Turns out their puzzling signing of Chicago native Jabari Parker to a two-year, $40 million dollar contract back in July has already been deemed a failure, and the team is exploring trade options to find Parker a new home.
Head Coach Jim Boylen told reporters following the Bulls’ loss to Orlando Thursday night that it’s not possible to play 3 power forwards and Parker didn’t match up well in his 4 minute stint off the bench at the small forward position. So, at least for now, Parker will watch from the sideline while rookie Chandler Hutchison gets the back-p minutes behind Justin Holiday.
Of course, like with everything else in this ill-fated 2nd year of the Bulls’ rebuild, Parker’s status is subject to change.The Trib’s KC Johnson reports leading scorer Zach LaVine is doubtful for Saturday’s game in San Antonio after injuring his left ankle in the closing seconds of Thursday’s loss to Orlando. Johnson reports LaVine is likely to sit out at least the final 2 games of the road trip. So, with Zach out, Boylen might decide he needs to have Parker’s scoring ability on the court despite the defensive issues.
Boylen continues to demand full commitment to his insistence on tough-minded, physical play at both ends and according to media reports, he hasn’t been satisfied with Parker’s effort on defense and has been thinking about taking the former No. 2 overall pick out of the rotation ever since he took over as head coach on December 3rd.
The problem is the Bulls should have known about Parker’s defensive issues when they signed him back in July, especially since the Bucks quickly found out he wouldn’t be able to defend playing at the small forward position during his 4 year run in Milwaukee. Fred Hoiberg came to the same conclusion early in training camp, and now Boylen has decided he can’t find a place for Parker either.
The Bulls did protect themselves in the Parker signing by making the 2nd year of the deal a team option, but the problem is, they still have 53 games left this season, and unless they can find another team to take Parker off their hands they’re sitting on another potential locker room powder keg at a time when the team desperately needs to steer clear of more controversy.
You can bet any team considering a trade for Parker will try to unload an equally bad contract with multiple years remaining, so this drama could continue well into the new year. And, even if the front office is successful in finding a taker for Parker, another failure in the free agent market with a hometown player could damage their chances of adding a big-time difference maker when they go back into the marketplace next July.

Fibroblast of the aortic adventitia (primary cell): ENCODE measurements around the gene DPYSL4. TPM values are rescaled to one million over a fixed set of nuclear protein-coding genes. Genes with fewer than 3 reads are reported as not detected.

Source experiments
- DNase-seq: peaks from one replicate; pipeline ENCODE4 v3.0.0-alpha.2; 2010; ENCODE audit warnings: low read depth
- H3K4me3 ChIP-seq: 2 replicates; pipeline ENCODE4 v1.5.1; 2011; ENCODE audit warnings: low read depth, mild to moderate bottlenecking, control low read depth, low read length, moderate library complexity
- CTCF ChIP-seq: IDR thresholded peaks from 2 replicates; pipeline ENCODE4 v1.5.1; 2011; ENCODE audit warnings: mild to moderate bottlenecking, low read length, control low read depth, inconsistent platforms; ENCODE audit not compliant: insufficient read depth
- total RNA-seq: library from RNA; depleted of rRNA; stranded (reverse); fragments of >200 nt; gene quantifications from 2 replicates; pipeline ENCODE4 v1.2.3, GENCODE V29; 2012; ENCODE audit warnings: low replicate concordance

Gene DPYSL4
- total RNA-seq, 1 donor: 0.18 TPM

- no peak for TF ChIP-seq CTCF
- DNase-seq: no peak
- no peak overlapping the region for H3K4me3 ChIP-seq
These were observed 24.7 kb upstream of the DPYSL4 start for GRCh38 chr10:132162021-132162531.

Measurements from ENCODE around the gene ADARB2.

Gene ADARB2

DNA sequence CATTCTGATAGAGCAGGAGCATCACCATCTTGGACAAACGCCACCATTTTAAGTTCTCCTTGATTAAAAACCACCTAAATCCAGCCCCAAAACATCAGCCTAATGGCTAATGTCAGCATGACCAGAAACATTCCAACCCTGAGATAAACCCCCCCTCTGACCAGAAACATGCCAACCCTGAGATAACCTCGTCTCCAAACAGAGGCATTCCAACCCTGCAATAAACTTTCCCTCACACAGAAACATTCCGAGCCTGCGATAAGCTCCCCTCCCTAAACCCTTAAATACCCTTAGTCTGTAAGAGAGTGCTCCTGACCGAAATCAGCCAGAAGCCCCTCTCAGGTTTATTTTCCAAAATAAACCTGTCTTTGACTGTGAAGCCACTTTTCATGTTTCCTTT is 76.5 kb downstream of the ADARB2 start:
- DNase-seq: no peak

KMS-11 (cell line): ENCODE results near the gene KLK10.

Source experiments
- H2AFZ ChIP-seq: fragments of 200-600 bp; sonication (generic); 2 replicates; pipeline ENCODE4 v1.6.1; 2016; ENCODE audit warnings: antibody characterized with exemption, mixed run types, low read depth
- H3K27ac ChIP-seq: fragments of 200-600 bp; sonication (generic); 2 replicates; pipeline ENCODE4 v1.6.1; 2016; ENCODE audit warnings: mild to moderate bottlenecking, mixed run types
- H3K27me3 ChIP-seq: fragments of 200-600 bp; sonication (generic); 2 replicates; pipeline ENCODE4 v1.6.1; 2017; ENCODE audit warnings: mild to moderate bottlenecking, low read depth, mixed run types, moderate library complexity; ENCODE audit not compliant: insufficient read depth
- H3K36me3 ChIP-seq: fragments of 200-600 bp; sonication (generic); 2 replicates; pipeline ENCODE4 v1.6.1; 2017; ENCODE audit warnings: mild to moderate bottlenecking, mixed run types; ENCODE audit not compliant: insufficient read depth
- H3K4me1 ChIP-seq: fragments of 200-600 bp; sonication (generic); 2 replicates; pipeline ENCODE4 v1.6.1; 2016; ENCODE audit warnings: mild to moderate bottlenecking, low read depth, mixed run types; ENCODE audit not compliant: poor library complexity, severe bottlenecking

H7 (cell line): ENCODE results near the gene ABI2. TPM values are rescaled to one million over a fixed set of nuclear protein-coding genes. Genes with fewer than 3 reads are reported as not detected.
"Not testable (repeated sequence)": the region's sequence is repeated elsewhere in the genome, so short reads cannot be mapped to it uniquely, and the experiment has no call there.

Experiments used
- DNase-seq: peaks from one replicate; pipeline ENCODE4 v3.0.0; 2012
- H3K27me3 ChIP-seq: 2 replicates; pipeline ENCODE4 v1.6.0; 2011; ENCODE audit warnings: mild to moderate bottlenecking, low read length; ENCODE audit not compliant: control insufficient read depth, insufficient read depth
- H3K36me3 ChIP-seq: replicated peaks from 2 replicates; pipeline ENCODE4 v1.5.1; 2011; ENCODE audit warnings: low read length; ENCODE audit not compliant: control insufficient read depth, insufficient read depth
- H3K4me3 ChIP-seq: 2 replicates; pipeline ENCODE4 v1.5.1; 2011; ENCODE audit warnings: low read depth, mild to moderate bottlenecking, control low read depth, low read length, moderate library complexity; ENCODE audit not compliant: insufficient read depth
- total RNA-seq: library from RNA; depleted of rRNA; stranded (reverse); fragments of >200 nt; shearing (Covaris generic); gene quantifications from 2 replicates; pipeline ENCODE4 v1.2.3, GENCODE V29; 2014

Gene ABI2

Meanwhile, the NBA schedule demands the Bulls keep playing their scheduled games, and after leaving the 7,000 foot altitude of Mexico City, they’ll head to San Antonio, where the Spurs are suddenly playing their best basketball of the season, winning four games in a row by double digits.
Rudy Gay is suddenly playing like the guy we saw back in Memphis, taking advantage of bigger players at the power forward position to drive to the basket or get off his deadly baseline jumper. DeMar DeRozan continues to give San Antonio a little bit of everything at the small forward spot, while fellow All-Star LaMarcus Aldridge keeps putting up double-doubles even though he’s slowed noticeably as he reaches the later stage of his career.
Gregg Popovich has been forced to juggle his backcourt rotation after losing Tony Parker, Danny Green and Manu Ginobili in the offseason, but former Michigan State standout Bryn Forbes is starting to play more consistently, and the Spurs are also getting quality minutes from veteran Patty Mills and 2nd year guard Derrick White.
Plus, former Bull Marco Belinelli is back for a 2nd tour of duty in San Antonio to give Pop some pop off the bench.
So, what can the Bulls do to have a chance in San Antonio on Saturday?
1. REBOUND, REBOUND, REBOUND. We mention this one three times for the sake of emphasis.The Bulls got outrebounded 43-33 in the loss to Orlando, and their failure to control the defensive boards has been one of main factors in their dismal record to this point.
2. DEFEND THE 3 POINT LINE. Even though Popovich insists the 3-point shot has ruined the game of basketball, he still features that weapon as a big part of his offense. All of his backcourt players are threats from beyond the arc, as are Gay and back-up bigs Dante Cunningham and Davis Bertans.
3. CUT DOWN TURNOVERS. Boylen was very candid Thursday night in telling reporters how poor the Bulls have been with late-game execution. So many of the turnovers have been of the careless variety, with the Bulls giving the ball away 27 times in their 2nd half collapse against Sacramento on Monday. Turning the ball over against a smart, veteran team like San Antonio is a recipe for another blowout loss.
It will be a 7:30 start in San Antonio tomorrow night, so we invite you to join Kendall Gill, Will Perdue and me for Bulls Pregame Live at 7 pm on NBC Sports Chicago and the My Teams by NBC Sports app. Then, after the final buzzer, flip back to NBC Sports Chicago for reaction and analysis on Bulls Postgame Live, followed by Bulls Outsiders.